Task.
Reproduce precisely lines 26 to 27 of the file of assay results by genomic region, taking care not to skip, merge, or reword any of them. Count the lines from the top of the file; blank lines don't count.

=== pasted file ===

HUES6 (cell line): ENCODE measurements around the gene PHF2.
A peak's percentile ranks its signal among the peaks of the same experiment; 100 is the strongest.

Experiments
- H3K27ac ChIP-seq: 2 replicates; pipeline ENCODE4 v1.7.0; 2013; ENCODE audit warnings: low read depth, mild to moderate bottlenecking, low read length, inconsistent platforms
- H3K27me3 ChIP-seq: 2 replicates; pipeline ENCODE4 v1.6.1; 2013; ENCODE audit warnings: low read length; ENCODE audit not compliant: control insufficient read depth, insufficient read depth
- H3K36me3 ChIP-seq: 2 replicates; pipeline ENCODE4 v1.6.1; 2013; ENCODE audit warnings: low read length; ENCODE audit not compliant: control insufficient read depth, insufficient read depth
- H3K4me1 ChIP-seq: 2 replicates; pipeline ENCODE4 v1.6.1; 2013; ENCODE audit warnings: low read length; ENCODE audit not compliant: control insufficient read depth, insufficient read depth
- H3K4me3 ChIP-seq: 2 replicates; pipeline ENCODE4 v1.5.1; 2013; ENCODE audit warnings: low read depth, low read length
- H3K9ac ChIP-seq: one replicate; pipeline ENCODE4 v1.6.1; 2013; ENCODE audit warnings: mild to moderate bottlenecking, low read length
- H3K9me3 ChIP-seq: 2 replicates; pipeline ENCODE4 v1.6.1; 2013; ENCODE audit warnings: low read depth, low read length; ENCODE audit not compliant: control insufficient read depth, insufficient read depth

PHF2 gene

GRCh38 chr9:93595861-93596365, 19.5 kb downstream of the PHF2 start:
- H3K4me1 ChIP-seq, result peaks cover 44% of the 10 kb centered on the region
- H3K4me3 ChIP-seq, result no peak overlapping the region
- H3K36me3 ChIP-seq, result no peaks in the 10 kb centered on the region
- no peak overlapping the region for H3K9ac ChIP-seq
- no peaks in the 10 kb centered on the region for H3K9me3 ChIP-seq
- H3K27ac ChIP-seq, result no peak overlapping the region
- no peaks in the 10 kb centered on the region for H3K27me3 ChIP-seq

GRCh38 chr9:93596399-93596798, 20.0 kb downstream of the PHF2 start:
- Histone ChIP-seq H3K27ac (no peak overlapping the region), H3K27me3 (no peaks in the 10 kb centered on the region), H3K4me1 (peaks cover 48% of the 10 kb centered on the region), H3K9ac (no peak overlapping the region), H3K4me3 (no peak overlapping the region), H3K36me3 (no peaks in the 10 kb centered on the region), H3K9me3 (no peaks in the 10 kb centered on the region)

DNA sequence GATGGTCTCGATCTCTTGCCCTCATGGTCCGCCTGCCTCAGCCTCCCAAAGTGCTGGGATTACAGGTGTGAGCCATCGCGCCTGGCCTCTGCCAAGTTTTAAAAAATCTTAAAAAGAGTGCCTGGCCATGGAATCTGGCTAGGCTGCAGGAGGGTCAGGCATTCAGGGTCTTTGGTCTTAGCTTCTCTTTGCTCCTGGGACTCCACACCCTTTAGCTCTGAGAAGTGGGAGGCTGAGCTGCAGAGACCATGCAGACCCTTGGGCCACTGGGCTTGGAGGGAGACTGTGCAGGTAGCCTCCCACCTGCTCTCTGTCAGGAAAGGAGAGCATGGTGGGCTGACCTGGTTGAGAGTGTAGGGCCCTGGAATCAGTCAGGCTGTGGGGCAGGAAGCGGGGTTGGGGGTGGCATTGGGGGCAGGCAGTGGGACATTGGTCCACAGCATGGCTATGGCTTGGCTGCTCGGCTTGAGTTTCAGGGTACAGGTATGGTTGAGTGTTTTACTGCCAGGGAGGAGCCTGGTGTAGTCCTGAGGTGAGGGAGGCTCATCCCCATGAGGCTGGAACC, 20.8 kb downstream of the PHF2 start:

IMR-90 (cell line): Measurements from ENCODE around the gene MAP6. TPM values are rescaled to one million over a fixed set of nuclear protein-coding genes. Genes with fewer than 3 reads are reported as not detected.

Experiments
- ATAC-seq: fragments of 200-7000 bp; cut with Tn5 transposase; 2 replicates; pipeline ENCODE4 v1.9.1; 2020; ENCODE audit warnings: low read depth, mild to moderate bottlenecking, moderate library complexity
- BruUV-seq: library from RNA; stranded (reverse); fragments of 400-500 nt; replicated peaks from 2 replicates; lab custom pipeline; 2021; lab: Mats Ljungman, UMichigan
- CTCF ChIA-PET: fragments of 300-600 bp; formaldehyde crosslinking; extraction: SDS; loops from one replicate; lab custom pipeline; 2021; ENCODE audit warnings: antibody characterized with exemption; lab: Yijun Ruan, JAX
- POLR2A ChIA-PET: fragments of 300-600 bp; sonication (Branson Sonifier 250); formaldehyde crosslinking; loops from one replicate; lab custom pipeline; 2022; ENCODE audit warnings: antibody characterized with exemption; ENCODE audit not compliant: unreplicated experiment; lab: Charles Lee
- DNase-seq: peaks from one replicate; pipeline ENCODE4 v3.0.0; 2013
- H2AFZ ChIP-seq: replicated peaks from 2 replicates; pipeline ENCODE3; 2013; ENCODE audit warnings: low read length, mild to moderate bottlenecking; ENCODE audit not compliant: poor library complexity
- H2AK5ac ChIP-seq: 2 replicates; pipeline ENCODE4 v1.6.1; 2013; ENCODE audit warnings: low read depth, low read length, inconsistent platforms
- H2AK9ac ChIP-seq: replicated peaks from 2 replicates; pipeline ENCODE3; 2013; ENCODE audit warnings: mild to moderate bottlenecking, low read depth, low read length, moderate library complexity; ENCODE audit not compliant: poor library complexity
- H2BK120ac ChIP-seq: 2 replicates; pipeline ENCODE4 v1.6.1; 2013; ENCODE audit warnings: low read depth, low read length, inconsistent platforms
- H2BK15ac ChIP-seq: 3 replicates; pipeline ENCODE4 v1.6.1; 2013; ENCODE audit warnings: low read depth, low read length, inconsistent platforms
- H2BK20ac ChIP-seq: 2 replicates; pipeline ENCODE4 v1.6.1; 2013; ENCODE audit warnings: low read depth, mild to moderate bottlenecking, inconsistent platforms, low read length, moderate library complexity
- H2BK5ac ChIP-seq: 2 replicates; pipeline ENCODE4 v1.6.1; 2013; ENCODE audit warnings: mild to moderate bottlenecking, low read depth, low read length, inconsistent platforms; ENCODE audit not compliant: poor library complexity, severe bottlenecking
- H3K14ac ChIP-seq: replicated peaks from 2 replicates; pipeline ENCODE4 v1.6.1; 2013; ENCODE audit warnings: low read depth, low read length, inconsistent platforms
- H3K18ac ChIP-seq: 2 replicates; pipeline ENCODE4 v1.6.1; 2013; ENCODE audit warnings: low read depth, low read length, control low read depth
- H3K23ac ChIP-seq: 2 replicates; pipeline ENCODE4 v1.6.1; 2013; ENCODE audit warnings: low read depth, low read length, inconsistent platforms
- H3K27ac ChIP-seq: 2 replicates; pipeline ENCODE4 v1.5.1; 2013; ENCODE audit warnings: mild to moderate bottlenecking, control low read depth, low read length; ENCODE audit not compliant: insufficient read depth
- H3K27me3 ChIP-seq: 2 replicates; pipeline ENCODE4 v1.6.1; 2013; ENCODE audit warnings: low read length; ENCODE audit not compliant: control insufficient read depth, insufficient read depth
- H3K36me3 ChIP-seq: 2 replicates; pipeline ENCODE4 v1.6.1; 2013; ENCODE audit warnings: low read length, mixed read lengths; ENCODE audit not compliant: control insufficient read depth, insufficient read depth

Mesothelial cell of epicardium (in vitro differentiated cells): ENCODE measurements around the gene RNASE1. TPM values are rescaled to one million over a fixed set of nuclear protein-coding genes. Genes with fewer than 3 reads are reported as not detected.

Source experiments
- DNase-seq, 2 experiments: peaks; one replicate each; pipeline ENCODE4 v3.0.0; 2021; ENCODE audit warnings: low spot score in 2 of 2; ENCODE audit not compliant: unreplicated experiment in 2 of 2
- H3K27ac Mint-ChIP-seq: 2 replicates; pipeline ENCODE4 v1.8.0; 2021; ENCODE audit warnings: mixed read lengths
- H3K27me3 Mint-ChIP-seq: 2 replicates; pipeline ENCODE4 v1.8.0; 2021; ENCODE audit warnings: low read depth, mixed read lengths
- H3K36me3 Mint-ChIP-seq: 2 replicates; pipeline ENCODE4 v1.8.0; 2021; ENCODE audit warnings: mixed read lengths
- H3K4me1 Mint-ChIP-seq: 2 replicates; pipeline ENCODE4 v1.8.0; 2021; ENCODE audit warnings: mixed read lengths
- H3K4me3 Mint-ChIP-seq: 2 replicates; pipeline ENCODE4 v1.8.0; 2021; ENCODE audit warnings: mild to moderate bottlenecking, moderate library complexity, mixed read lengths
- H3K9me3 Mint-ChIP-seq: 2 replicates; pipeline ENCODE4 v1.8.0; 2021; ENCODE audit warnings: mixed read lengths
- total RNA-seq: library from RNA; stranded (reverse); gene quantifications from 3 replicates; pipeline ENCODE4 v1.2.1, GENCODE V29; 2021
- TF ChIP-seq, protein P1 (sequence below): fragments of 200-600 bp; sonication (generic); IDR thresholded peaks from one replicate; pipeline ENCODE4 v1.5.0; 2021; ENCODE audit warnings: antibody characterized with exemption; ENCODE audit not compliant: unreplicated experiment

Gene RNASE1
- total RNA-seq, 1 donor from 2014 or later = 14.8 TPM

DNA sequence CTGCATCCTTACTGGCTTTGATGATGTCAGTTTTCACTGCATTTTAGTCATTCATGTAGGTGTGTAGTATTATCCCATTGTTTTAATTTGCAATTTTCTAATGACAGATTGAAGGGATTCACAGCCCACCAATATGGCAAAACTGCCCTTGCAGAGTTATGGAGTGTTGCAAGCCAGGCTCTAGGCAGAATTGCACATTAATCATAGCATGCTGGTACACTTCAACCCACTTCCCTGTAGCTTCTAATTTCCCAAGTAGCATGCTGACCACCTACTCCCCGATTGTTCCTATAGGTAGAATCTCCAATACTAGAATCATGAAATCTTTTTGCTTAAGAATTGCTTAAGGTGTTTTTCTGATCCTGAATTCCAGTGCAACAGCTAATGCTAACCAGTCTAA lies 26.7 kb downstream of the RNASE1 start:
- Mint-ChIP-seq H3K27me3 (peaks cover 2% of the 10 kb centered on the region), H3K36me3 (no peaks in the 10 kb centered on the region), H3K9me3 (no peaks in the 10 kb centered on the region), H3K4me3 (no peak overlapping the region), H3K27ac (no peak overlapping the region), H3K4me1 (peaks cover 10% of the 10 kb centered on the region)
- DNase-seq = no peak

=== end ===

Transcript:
- BruUV-seq: library from RNA; stranded (reverse); fragments of 400-500 nt; replicated peaks from 2 replicates; lab custom pipeline; 2021; lab: Mats Ljungman, UMichigan
- CTCF ChIA-PET: fragments of 300-600 bp; formaldehyde crosslinking; extraction: SDS; loops from one replicate; lab custom pipeline; 2021; ENCODE audit warnings: antibody characterized with exemption; lab: Yijun Ruan, JAX